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March 31, 2016

Meet William Tam, Web Engineer

As a Web Engineer, William Tam helps build websites for THIRTEEN, WLIW, NJTV, and the WNET-produced PBS programs such as Nature and Great Performances. “I particularly focus on how we integrate video into our websites, and also work closely with Member Services to help manage our online donation process,” William says. Read on to learn about William’s work on THIRTEEN Passport, his favorite places in Manhattanville/West Harlem, and more.

What is your background, and how did you land at WNET?

I started in tech at my alma mater Indiana University in the early 1990’s, where I got to build one of the first websites ever while working at the IU Cyclotron, an atomic particle accelerator used in physics experiments. (Fun fact: the “World Wide Web” was originally created as a way for nuclear research facilities to share documents). I moved from Indiana to northern Virginia in 1999 to work at PBS’s national headquarters as their first “Kids Technologist.” While there, I helped launch PBSKids.org, websites for kids’ programs including Teletubbies, Mister Rogers Neighborhood, and Cyberchase, and eventually helped build systems for the PBS.org general audience website. I left PBS in 2005 to work on Capitol Hill for an election cycle, which was rewarding but burnt out any desire to work in politics again. I left DC and politics behind to move to New York City, where I worked both full-time and freelance for various non-profit organizations. When I heard about an opening to rejoin public television, I jumped!

Are there any current or upcoming projects you’re particularly excited about?

My main focus for the last year has been THIRTEEN Passport, our member video on demand product. The work has been full of opportunities for creative technical problem solving, and the outcomes are exciting. I’m working closely with Member Services, my technology colleagues here at WNET and at PBS headquarters, and even at some other stations to make the system run better and serve members better all the time, and that collaboration is really fun.

What are some of your favorite websites, and what are the qualities you admire about them?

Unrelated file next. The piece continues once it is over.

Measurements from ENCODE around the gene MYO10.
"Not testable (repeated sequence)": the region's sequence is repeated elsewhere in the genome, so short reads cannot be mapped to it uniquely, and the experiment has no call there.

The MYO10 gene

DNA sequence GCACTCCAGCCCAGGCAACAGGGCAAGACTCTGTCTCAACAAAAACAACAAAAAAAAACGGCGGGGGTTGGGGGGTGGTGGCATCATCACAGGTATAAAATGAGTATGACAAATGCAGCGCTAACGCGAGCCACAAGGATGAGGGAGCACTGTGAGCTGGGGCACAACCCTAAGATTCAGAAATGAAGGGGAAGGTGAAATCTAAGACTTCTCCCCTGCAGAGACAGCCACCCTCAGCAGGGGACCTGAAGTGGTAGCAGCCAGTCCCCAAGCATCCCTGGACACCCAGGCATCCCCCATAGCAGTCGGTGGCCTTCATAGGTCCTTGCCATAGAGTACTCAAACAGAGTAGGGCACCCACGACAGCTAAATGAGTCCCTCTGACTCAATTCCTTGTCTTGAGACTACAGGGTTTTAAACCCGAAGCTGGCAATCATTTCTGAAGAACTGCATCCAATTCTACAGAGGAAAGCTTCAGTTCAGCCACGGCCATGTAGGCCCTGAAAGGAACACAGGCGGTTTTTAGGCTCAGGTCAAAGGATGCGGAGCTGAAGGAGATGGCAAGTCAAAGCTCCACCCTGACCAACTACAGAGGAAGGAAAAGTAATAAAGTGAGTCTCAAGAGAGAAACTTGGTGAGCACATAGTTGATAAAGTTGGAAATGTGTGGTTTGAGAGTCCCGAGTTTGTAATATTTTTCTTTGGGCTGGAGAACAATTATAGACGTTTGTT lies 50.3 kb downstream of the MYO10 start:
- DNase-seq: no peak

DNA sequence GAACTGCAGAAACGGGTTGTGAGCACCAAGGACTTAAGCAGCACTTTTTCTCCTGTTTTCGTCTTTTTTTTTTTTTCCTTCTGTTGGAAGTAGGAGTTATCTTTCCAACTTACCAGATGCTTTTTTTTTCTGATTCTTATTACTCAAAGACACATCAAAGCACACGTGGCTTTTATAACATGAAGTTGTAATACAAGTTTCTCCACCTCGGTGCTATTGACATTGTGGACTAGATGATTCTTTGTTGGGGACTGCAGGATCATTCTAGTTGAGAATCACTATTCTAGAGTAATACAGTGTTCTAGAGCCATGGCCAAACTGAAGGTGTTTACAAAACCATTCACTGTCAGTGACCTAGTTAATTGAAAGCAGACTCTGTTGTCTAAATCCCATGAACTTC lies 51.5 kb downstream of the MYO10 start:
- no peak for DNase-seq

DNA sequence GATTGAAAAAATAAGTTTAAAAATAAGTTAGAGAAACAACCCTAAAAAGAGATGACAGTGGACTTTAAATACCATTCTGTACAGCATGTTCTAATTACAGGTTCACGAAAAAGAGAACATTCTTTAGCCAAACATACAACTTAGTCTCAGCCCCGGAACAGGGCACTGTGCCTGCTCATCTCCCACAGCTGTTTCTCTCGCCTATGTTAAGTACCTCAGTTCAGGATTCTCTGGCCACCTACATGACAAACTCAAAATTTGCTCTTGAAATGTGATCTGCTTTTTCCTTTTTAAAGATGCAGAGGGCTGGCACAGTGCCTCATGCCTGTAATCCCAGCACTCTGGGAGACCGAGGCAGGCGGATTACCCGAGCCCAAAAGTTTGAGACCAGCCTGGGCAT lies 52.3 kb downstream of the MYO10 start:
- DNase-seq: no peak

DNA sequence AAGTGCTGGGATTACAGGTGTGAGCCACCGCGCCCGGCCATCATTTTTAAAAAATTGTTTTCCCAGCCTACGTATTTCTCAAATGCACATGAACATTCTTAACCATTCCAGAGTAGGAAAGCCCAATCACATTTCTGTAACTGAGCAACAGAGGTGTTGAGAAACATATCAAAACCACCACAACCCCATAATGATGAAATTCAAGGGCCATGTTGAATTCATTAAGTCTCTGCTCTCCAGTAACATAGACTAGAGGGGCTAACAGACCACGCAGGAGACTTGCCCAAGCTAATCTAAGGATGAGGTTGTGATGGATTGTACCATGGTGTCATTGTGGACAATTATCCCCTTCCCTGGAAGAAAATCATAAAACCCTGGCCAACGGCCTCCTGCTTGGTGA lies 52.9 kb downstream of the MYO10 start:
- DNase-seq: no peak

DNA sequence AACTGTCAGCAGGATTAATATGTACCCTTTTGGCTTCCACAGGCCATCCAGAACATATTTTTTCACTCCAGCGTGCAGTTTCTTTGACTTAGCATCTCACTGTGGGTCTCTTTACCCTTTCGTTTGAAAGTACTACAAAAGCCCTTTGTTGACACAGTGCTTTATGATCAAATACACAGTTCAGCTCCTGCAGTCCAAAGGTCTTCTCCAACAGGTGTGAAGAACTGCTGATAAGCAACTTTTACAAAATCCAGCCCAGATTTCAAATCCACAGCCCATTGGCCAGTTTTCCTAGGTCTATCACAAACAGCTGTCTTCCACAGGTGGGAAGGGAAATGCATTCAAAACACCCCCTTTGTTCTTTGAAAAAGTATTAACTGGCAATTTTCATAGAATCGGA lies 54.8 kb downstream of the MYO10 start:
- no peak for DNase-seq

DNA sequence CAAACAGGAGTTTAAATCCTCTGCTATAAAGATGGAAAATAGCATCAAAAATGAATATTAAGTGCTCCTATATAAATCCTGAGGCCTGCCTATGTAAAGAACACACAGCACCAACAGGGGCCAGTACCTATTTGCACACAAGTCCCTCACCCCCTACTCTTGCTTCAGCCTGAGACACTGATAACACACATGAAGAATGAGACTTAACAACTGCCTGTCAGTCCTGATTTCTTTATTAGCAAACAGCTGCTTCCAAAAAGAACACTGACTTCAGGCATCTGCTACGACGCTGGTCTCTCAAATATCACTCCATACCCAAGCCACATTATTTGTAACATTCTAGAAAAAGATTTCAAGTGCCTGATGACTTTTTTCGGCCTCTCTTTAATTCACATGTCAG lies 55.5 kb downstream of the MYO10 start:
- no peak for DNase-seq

For my professional work, I spend more time on Stack Exchange than anything else – it’s a terrific crowd-sourced system for tech questions and answers. On my own time, I mostly look at news websites on my phone. If a website isn’t optimized for mobile (the New York Post, for example, is unreadable on a phone), I don’t even bother looking at it. Find out more about William’s technical side on the wnet authors’ site.

For our Media with Impact campaign, we’ve been asking viewers to share stories describing how THIRTEEN has influenced their life. How has THIRTEEN (or the PBS station of your childhood) inspired you?

As a kid in southern Indiana in the early 1970’s, PBS was my window on the outside world. Film Odyssey exposed me to the films of Renoir, Eisenstein and others and I’ve been a film buff ever since. Great Performances had a wonderful Taming of the Shrew with Marc Singer that was my first chance to see Shakespeare. And even though I was enjoying this “high-brow” stuff before I reached my teens, I also enjoyed the more age-appropriate Mister Rogers’ Neighborhood as a quiet, imaginative place where adults would speak to me with calm respect – soothing even now.

Where do you live, and what are some of your favorite places in your neighborhood?

I’ve been in in Manhattanville/West Harlem for the last few years. There’s great energy there that comes from incredible social and ethnic diversity – long-time residents, faculty and students from the various schools nearby, and a surprising number of people in the performing arts who like an easy commute to the theater district or have a connection to the Manhattan School of Music. There’s free live jazz from MSM students weekly at Paddy’s on Broadway, lots of interesting nearby restaurants, and Riverside Park and views of the Hudson are steps away. When the weather is decent, the bike path next to the river is a great way to get to work.

What book are you currently reading?

I just picked up Medusa’s Web, the latest from Tim Powers — a sort of alternative magical historical mystery about 1920’s Hollywood. Most of Powers’ books take on real historical events — such as the Ottoman siege of Vienna in the 16th century, the life of Lord Byron, or the early years of Las Vegas — and retell them imagining some sort of occult backstory. A recent favorite he wrote, Declare, imagined the Cold War Kim Philby spy scandal as a proxy conflict between ‘djinni’ (genies). The in-depth historical detail combined with wildly creative supernatural elements I find very entertaining.

Do you have a special interest or hobby outside of work? If so, tell us about it!

I’m a big film geek. I’m a member of the Film Society of Lincoln Center, and usually see between 15-25 films over the two weeks of the New York Film Festival, plus revivals and foreign films they show throughout the year. My favorite at last year’s festival was Junun, a performance-documentary about Indian music by Paul Thomas Anderson.   Mad Max: Fury Road should have won Best Picture.

 

 

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